Zimbabwean analysts have expressed mixed views on the future, especially economic future, of the country following the re-election of President Robert Mugabe and his party into power.
Mugabe’s Zimbabwe African Nation Union – Patriotic Front (Zanu- PF) party also secured two-thirds of the seats in the parliament, giving it the power to amend the constitution without the support of other parties.
Nhamo Mhiripiri, a media studies lecturer with the Midlands State University, told Xinhua on Saturday that Mugabe and his party’s victory in the July 31 elections will give Zimbabwe stability and certainty to move forward.
“There will be more stability, less bickering and a pursuance of polices that will be easy to deliver,” he said.
He said Zimbabweans had decided to give the revolutionary party another chance to deliver, following poor performance by Prime Minister Morgan Tsvangirai’s Movement for Democratic Change (MDC-T) party during the time it was in the inclusive government.
“For now that’s what Zimbabweans need. If Zanu-PF messes up again, Zimbabweans will vote wisely and so the party has to deliver on its promises,” Mhiripiri added.
He said Zanu-PF’s promise to economically empower Zimbabweans through greater control of natural resources was deliverable, compared to MDC-T’s promise to build the economy and create jobs through external assistance.
Zimbabwe’s economy has gone through a roller-coaster past from one of Africa’s most prosperous countries to a near collapse economy. The economy began to recover in 2009 after the government dumped the hyperinflation-crashed Zimbabwe dollar and adopted the U.S. dollar as currency. Mining and agriculture sectors are also booming.
Mugabe and Tsvangirai were forced into a coalition government after the disputed polls in 2008. Both claimed credit for the economic recovery and criticized the other’s strategies to boost development.
Zanu-PF has been pushing for local employment through “indigenization” drive, while MDC-T is more in favor of attracting foreign investments by opening up wide.
“The MDC-T’s plan to get investment from countries that have let us down during the time of the inclusive government is not realistic. They went to the West with a begging bowl, asking for assistance and investment, but this was not forthcoming,” Mhiripiri said.
However, outgoing Education Minister David Coltart said Zanu-PF will face a mammoth task to rebuild the economy because its win was not legitimate.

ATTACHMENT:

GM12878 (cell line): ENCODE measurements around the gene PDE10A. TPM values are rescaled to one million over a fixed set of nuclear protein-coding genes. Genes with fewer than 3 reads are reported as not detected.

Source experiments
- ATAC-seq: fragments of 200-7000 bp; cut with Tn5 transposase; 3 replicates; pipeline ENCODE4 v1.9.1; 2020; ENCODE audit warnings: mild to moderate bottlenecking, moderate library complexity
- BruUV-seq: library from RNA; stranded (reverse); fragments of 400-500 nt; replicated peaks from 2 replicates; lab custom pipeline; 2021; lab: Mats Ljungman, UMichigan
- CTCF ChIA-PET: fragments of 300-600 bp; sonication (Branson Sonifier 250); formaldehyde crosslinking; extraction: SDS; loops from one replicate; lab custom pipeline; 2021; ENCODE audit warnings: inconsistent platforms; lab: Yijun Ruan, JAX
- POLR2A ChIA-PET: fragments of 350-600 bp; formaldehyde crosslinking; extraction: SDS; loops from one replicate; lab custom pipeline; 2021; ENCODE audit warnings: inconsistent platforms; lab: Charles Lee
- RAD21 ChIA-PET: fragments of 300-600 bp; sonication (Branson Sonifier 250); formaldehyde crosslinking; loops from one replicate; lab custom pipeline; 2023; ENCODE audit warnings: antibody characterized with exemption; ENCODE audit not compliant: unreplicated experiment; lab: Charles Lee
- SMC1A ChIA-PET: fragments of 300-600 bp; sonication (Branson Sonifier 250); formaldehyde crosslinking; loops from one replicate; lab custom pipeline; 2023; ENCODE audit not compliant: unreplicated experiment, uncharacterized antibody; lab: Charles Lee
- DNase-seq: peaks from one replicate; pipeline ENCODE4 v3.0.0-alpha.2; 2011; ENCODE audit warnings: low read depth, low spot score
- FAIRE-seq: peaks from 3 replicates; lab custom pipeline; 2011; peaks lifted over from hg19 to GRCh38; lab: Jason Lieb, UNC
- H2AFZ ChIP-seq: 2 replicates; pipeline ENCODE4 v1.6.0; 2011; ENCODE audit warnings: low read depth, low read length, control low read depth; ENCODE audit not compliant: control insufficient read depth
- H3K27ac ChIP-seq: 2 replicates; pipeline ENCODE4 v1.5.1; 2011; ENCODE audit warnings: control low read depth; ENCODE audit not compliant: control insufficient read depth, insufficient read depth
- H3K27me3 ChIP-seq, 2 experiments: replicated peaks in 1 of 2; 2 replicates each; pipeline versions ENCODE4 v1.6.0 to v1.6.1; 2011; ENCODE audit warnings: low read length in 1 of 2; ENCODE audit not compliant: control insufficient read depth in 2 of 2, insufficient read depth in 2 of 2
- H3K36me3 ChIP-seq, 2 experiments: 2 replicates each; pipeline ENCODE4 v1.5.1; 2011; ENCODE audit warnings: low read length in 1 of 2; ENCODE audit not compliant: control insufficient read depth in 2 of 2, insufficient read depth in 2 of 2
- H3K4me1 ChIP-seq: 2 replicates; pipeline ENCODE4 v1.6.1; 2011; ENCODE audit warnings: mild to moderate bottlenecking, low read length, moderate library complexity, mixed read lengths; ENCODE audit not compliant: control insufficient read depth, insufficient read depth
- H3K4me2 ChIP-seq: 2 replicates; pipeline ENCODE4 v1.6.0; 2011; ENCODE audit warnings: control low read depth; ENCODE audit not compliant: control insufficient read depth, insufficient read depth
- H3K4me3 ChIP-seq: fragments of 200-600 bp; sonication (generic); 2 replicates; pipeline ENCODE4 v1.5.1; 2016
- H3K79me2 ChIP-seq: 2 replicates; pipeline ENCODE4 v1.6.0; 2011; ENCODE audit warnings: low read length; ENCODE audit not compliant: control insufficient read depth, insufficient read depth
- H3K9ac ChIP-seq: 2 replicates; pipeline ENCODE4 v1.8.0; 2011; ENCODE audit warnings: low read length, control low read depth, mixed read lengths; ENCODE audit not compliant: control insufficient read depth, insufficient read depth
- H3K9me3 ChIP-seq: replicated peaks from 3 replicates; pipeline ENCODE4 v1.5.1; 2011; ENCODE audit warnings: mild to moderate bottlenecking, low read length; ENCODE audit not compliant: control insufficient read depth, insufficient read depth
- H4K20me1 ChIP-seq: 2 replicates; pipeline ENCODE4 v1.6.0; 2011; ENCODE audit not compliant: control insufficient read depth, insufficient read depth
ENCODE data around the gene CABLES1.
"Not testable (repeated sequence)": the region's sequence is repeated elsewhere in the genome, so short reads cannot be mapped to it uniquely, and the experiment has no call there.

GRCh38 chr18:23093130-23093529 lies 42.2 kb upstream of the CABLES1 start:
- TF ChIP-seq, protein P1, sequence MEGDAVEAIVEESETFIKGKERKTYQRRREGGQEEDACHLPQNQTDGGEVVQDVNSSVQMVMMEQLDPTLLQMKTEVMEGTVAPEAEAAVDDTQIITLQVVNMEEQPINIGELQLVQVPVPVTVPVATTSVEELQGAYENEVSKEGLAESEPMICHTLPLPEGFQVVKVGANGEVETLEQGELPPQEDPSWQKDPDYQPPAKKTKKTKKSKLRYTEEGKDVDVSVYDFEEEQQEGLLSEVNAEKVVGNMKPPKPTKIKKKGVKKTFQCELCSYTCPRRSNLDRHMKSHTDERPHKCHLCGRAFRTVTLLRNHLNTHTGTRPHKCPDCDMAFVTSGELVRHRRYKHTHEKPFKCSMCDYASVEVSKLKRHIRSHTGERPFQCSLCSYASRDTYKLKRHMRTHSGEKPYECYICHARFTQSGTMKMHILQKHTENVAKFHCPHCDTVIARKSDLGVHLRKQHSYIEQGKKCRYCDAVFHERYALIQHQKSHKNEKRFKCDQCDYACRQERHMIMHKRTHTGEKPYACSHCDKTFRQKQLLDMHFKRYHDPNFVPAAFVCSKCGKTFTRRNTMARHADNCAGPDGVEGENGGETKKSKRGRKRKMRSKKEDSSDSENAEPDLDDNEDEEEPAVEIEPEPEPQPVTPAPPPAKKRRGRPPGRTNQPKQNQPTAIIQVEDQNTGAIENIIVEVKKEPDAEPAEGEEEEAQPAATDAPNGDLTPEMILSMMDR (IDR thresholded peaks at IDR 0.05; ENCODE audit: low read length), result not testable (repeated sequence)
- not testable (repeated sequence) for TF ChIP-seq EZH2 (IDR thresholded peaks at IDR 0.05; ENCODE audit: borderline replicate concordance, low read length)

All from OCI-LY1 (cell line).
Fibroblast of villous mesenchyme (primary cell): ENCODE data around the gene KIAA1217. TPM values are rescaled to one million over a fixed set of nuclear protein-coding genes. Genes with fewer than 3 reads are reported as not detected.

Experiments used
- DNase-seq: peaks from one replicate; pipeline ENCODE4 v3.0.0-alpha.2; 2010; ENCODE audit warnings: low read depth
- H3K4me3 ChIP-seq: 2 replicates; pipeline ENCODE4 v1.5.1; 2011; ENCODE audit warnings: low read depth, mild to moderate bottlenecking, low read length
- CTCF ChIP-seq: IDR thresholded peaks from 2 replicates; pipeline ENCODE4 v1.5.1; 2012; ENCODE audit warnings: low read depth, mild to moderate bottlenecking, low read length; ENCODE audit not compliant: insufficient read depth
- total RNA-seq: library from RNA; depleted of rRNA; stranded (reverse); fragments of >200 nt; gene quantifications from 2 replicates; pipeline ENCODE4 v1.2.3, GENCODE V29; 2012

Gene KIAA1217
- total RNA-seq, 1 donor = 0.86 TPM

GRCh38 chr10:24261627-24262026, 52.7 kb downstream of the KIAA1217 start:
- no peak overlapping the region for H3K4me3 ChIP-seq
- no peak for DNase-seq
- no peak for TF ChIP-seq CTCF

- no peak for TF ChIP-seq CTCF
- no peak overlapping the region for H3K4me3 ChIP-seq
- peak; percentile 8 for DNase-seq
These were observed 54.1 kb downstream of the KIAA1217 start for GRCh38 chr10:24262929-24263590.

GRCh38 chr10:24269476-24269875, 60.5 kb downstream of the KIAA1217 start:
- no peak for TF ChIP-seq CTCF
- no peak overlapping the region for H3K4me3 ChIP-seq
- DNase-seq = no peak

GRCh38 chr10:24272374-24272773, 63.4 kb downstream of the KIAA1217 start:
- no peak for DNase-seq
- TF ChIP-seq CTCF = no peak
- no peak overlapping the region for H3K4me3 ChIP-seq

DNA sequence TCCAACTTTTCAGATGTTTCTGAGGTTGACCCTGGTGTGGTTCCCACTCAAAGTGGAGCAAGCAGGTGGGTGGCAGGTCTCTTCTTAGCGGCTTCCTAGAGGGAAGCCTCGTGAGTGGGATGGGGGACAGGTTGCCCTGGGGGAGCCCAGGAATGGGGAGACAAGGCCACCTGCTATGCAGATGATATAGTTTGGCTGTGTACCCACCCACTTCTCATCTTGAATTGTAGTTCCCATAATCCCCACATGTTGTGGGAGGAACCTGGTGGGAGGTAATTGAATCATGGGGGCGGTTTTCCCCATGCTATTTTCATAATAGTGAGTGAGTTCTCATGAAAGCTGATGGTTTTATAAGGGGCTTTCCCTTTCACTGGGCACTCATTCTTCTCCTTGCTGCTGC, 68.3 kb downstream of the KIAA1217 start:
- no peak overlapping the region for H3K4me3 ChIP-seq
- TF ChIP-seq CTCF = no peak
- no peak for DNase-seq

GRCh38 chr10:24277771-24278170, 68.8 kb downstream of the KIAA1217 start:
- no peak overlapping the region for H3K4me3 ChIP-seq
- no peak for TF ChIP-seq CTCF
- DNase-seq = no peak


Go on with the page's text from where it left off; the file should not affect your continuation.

“It will be very difficult for them to govern the country. Zanu- PF has the challenge of attracting domestic and international investment. It has to resuscitate business confidence and I think it will be a big battle for them to achieve that,” Coltart said.
Tsvangirai has described the elections as a “huge farce” that did not reflect the will of the people. He said the elections were marred with irregularities that affect the legitimacy of its outcome.
Coltart, who lost to a member of Tsvangirai’s party in the July 31 parliamentary elections, said Zimbabwe would find it difficult to attract foreign capital if Zanu-PF insisted on its policy to transfer foreign ownership of companies to black Zimbabweans.
Justice and Legal Affairs Minister Patrick Chinamasa, a member of Mugabe’s party, said on Friday that his party will push ahead with the indigenization program to ensure the country’s resources “are exploited by Zimbabweans for the benefit of our people.”
“We want to enhance participation of locals in industry from the current levels (51 percent) to 100 percent. We want to have an economy that is Zimbabwean,” he said.
Chinamasa said Zimbabwe’s economy was currently a British economy as major banks were British-owned.
Under the program that started in 2010, foreign-owned mining companies have given up stakes to locals and the banking sector is next in line.
Local governance advocacy group, the Harare Residents’ Trust said it wanted quality services delivered from the Harare City Council (HRT).
“To the HRT, the issues have not changed. Residents want clean water, effective representation by elected officials, accountable leadership and transparency in the utilization of public resources, and more engagement among the citizens and their elected representatives and service providers,” the group said.